Oil cartel OPEC said on Wednesday that global oil stocks were more comfortably supplied than current high prices suggest, and that it would need to tackle a surplus looming in the second quarter.
OPEC forecast demand for its oil at 24.72 million barrels per day in the second quarter, some three million bpd below its December production of 27.735 million bpd, the cartel’s Secretariat said in its monthly oil market report.
“Projections indicate a significant oversupply building in the second and third quarters that cannot be ignored and needs to be acted upon in a timely fashion. Otherwise, the considerable fall in prices will be inevitable,” the report said.
OPEC ministers use the Secretariat’s estimate of supply and demand to advise them on production policy. This is the last report before OPEC meets on February 10 in Algiers to set policy for the second quarter.
Supply usually outstrips demand in the second quarter when demand eases after the northern hemisphere winter, allowing inventories to rebuild. U.S. crude inventories are at their lowest level since 1975, pushing prices to post-Iraq war highs.
But some OPEC ministers are worried this year’s second quarter surplus will be much larger than normal, and that they may have to cut production to avoid a price crash.
The projected three million bpd stockbuild, assuming OPEC output at December levels, is 1.5 million bpd more than the 1.5 million bpd build that OPEC’s chief economist has said is normal for the period.
The International Energy Agency -- adviser to 26 industrialised nations on energy policy -- last week forecast an even bigger second quarter build of 4.6 million bpd.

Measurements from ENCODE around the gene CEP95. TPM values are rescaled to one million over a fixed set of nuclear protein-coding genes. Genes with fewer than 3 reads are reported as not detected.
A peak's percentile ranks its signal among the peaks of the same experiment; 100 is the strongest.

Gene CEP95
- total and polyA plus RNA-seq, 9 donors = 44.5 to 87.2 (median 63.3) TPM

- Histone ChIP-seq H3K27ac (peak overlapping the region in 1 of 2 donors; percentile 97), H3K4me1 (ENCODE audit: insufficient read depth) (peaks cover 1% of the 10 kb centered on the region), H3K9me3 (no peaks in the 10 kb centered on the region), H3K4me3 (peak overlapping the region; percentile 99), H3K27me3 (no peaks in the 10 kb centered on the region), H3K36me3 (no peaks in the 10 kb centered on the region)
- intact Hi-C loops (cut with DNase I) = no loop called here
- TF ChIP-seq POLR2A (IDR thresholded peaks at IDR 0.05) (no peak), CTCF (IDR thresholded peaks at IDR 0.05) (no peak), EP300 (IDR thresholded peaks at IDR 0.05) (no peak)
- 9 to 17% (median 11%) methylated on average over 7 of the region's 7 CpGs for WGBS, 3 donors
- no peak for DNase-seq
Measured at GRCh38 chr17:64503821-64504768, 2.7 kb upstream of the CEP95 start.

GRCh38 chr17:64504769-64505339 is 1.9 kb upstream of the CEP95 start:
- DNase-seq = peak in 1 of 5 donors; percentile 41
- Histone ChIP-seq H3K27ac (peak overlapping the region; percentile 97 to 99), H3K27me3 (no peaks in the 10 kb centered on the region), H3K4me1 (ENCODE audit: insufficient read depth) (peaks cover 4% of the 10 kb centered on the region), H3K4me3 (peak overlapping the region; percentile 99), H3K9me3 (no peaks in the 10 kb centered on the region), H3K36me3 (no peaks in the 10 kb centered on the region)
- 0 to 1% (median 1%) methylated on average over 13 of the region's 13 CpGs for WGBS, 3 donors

“They face an issue in the second quarter and they do need to take some action. The issue is that with prices at these levels it makes it difficult to cut,” said David Stedman, analyst at Daiwa Securities in London.
OPEC producer Iran said on Wednesday that the cartel was unlikely to agree a supply cut at its February meeting. The cartel meets again at the end of March.
“I do not see there could be consensus in February to lower the ceiling,” Iran’s OPEC Governor Hossein Kazempour Ardebili told Reuters. “At this level of price, it is difficult to convince all member countries to cut.”
Oil prices have risen around $8, or 30 percent since OPEC’s September decision to cut production by 900,000 bpd, or 3.5 percent. U.S. crude on Tuesday topped $36 a barrel for the first time since the Iraq war.
OPEC’s report argued that oil markets were more comfortably supplied than prices would suggest.
The report estimated that global oil stocks showed a contra-seasonal stockbuild during the fourth quarter of 700,000 barrels a day.
It said indications were that stocks of oil in transit also were rising.
“A consensus seems to be emerging among various sources that despite the market’s reacting as if there was an oil shortage, the global oil balance gives a strong indication that the market is well supplied,” the report said.
Total OPEC production rose 175,000 bpd in December, with increases spread fairly evenly across the group. The 10 OPEC members with quotas, excluding Iraq, were 1.29 million bpd over a 24.5 million bpd ceiling in place since November 1.
“A call for strict adherence to quotas looks to be in the offing,” said Daiwa’s Stedman.